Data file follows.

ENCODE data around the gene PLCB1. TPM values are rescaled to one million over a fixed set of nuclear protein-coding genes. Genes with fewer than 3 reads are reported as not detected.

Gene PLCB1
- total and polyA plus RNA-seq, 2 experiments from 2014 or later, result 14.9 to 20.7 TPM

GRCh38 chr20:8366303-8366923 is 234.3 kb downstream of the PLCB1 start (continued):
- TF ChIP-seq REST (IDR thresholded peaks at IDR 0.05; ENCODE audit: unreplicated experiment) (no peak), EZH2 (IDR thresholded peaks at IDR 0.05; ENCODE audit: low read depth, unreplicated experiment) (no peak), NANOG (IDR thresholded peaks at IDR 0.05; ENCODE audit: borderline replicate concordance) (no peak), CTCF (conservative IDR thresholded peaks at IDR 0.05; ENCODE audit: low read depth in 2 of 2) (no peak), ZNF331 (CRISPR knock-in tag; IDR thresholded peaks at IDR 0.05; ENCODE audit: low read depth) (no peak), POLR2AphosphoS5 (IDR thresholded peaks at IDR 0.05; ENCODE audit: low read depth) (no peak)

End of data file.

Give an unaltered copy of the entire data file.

ENCODE data around the gene PLCB1. TPM values are rescaled to one million over a fixed set of nuclear protein-coding genes. Genes with fewer than 3 reads are reported as not detected.

Gene PLCB1
- total and polyA plus RNA-seq, 2 experiments from 2014 or later, result 14.9 to 20.7 TPM

GRCh38 chr20:8366303-8366923 is 234.3 kb downstream of the PLCB1 start (continued):
- TF ChIP-seq REST (IDR thresholded peaks at IDR 0.05; ENCODE audit: unreplicated experiment) (no peak), EZH2 (IDR thresholded peaks at IDR 0.05; ENCODE audit: low read depth, unreplicated experiment) (no peak), NANOG (IDR thresholded peaks at IDR 0.05; ENCODE audit: borderline replicate concordance) (no peak), CTCF (conservative IDR thresholded peaks at IDR 0.05; ENCODE audit: low read depth in 2 of 2) (no peak), ZNF331 (CRISPR knock-in tag; IDR thresholded peaks at IDR 0.05; ENCODE audit: low read depth) (no peak), POLR2AphosphoS5 (IDR thresholded peaks at IDR 0.05; ENCODE audit: low read depth) (no peak)